Monday, November 12, 2012

#114 Green and Gold

Dear all,
Having a garden makes it that much easier to be thankful in the harvest season.  (And having been through a storm helps me remember to be thankful for electricity, water and heat. )  So here's my harvest offering, plus the usual extras.


Africans in the garden plot that’s next to mine
are picking greens.
The leaves remind me of the vines that
now are running riot in my sweet potato plot.

I ask. 
They are indeed the same.
You eat them?  I’m incredulous.
We cook them up with onions
for our stews, they say.
Sweet potatoes can be bought
for cheap in any store.
A bunch of these will cost five dollars though,
shipped in from miles away.
We grow them for the leaves.

I have to say
I’m growing mine for all that rich and orange meat
still hidden underground,
but let me try those leaves--
so dark they must be full of iron and vitamins.

Sauteed with leeks and chives
parsley, celery, all homegrown,
stewed with fresh tomatoes
they make a tasty sauce.
Who knew?

I want to tell the world—eat sweet potato leaves!
That’s why we all need Africans
to garden with.


Mid-October and the sweet potato leaves
have lost their dark green shine
It’s time to dig.

I reach through leaves to where the stem
meets earth, push back the soil,
find gold.

Push back some more
and still do not uncover it.
This sweet potato’s huge!
I dig it out, greater than the size of both my fists
And there’s another, and a smaller one
all from one slim cutting with a few new roots
planted in the spring.

And there are more, but I’m filled up
with wonder at the magic of it all.
A tiny seed or slip of life
soaks up the elixir
of water, sun and soil
and is transformed to richness
more valuable than gold.
The very building blocks of life
are being made
right here before my eyes.

Green and gold

Cook carrots leeks and greens
bake one big sweet potato
(add a little rice)
feed four.

Breath in the blessing
breathe out thanks
for sun and rain and soil.

DARE TO THINK--A New Economy is Possible! 

Is debt necessary?

Occupy's new Strike Debt campaign has this to say:  As individuals, families, and communities, most of us are drowning in debt to Wall Street for the basic things things we need to live, like housing, education, and health care. Even those of us who do not have personal debt are affected by predatory lending. Our essential public services are cut because our cities and towns are held hostage by the same big banks that have been bailed out by our government in recent years.  Debt keeps us isolated, ashamed, and afraid.  What if we could have an economy where our debts are to our friends, families, and communities — and not to the 1%?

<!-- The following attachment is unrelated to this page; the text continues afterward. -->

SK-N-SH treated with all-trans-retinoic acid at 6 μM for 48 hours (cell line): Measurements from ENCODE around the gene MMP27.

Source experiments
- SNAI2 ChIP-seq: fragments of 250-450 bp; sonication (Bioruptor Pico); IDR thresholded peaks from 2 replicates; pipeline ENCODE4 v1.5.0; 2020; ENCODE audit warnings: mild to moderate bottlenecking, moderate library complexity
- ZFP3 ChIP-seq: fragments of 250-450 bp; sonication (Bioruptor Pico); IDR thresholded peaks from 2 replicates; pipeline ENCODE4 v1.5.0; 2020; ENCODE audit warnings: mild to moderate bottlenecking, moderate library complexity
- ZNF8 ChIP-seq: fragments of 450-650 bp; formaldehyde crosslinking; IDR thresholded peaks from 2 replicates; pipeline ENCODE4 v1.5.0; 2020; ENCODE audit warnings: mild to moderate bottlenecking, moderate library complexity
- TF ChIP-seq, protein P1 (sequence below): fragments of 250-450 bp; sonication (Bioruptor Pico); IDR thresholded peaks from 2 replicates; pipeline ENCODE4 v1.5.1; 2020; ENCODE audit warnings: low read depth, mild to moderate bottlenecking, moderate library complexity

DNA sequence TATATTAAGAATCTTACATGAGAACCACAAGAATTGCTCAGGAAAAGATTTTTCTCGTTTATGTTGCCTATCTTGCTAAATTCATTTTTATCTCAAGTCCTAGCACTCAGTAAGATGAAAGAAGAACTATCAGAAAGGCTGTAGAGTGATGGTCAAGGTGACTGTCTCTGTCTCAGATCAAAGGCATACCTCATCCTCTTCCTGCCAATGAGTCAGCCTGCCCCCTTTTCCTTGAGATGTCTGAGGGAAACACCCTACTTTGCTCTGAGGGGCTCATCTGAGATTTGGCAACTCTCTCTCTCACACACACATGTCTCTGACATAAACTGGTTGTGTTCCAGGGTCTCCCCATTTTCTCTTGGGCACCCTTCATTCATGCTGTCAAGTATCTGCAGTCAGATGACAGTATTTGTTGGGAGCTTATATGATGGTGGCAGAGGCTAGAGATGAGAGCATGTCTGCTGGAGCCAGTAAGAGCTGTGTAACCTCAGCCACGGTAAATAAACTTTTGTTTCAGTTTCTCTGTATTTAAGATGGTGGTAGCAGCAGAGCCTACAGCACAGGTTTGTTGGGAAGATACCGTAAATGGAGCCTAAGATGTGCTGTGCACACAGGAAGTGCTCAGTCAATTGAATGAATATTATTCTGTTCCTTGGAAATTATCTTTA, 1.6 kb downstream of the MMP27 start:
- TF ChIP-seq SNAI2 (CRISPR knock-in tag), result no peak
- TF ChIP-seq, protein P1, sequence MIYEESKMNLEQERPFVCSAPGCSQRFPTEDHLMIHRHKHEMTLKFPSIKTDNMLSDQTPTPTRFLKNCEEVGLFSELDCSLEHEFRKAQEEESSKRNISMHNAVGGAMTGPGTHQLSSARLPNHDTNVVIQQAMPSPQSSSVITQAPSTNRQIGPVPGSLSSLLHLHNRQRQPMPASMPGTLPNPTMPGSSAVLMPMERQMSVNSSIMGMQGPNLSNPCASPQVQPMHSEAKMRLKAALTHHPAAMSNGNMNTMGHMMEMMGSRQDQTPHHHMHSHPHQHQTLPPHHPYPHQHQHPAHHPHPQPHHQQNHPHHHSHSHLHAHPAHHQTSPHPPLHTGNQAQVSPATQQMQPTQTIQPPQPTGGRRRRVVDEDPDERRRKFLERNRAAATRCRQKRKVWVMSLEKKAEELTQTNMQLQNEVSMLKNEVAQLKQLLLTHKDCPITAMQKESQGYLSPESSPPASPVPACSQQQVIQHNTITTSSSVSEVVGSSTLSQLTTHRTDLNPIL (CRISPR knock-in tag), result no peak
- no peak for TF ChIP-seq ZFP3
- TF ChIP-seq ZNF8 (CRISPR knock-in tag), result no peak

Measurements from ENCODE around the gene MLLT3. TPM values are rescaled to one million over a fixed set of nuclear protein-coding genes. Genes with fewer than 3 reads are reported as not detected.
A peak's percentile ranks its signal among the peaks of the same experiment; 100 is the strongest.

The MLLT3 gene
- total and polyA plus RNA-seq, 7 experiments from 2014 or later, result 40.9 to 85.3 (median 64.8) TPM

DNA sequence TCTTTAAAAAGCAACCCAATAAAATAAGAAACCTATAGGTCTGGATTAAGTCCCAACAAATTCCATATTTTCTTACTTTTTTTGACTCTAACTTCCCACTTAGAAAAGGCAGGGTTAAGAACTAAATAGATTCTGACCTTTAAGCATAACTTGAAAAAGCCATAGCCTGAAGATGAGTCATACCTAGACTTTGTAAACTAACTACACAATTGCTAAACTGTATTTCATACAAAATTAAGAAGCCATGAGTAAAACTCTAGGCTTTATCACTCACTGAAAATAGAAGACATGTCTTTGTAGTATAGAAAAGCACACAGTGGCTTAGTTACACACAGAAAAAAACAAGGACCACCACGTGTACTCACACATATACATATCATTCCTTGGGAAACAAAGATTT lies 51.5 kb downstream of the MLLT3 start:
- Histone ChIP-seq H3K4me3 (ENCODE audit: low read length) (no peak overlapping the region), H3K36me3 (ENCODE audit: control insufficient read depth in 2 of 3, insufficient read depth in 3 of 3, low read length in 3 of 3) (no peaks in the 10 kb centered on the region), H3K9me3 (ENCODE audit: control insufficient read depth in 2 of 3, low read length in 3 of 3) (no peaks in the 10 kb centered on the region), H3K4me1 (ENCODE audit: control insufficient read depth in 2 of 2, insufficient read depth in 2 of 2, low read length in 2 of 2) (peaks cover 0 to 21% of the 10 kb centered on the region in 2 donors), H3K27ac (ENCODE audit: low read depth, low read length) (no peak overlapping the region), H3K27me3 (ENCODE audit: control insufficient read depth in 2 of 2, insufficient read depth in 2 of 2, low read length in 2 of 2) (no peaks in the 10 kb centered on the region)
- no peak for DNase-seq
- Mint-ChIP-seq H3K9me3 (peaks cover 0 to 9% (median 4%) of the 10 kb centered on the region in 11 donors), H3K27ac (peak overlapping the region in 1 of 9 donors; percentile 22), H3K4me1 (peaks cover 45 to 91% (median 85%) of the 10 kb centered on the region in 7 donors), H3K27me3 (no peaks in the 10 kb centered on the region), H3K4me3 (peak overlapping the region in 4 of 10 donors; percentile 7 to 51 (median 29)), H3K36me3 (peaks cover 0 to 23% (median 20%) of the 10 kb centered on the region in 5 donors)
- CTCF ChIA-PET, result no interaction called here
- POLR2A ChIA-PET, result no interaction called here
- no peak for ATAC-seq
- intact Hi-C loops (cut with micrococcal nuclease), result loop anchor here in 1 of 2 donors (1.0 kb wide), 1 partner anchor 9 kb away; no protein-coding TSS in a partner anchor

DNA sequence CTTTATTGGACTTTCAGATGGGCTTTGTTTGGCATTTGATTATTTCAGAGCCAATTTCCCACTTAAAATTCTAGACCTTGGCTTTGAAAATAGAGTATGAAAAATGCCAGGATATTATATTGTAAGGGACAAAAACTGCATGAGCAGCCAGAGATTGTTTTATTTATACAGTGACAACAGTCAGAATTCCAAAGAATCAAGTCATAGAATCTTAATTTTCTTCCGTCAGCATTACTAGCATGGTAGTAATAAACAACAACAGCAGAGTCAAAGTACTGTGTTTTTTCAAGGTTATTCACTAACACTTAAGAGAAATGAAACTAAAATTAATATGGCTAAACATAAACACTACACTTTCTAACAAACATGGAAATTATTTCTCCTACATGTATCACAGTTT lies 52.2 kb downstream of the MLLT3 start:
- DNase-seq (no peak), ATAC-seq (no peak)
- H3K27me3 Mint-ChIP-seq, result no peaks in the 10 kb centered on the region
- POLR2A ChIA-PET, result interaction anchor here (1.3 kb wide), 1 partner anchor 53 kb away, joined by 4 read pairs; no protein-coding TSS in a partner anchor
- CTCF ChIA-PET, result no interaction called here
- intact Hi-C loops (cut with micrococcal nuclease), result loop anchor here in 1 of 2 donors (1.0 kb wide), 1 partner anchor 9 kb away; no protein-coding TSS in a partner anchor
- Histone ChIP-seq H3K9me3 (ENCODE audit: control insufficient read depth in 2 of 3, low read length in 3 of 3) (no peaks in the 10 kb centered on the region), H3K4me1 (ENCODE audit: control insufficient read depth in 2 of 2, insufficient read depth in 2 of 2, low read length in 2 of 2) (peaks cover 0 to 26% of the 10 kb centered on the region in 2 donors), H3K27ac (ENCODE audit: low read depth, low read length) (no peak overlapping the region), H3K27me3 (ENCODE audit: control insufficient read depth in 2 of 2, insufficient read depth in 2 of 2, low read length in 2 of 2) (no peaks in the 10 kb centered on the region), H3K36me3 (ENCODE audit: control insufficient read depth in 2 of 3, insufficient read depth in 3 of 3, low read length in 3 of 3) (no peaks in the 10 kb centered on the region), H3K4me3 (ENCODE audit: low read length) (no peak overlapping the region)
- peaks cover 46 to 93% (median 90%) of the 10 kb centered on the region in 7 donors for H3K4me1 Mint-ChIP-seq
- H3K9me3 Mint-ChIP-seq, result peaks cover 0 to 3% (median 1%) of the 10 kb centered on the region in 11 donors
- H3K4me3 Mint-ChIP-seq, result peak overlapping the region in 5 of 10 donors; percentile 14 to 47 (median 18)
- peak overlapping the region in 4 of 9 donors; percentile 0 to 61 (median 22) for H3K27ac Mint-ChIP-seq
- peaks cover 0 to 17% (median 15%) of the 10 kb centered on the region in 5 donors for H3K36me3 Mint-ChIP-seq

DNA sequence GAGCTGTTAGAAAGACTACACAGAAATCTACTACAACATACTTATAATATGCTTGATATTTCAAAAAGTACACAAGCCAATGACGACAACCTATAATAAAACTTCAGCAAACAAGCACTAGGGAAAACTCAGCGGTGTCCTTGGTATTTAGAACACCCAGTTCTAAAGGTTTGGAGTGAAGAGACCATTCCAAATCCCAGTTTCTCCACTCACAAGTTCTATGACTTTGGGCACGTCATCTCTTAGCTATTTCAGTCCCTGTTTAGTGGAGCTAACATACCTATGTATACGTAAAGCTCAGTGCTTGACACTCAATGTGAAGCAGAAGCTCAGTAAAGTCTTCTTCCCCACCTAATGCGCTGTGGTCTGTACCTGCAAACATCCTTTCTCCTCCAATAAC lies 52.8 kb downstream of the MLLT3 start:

The Guardian offers some interesting perspective:  The problem of unpayable debts bedevils every corner of our financial system – public, corporate, and personal. So far, the response of the monetary and fiscal authorities to nearly every financial crisis has been to bail out the creditors but not the debtors. The underwater homeowner, the indebted university graduate, the laid-off worker juggling credit cards ... they get no relief at all.  Occupy’s Rolling Jubilee—using money from donations to buy distressed consumer debt from lenders at a marked down price, then canceling the debt—brings a different kind of solution into the public consciousness. The next time a systemic crisis breaks, central banks can rescue the banking system by once again buying the delinquent loans – and then cancel them or reduce the amount borrowers owe. The result would be a release of pent-up consumer purchasing power that had been stuck in debt service. Rising demand would fuel employment, wages, and a broad-based economic expansion.

Read more:

Some things that have made me hopeful recently:

The kindness and generosity of strangers after a storm.

5 Democrats and 5 Republicans in Congress who regularly gather to break bread together and get to know one another.

The structure an traditions of democracy in this country that are available to be renewed and strengthened.

A new peace agreement in the Philippines that is being monitored and maintained by a non-violent civilian peace-keeping force--a first in the world.


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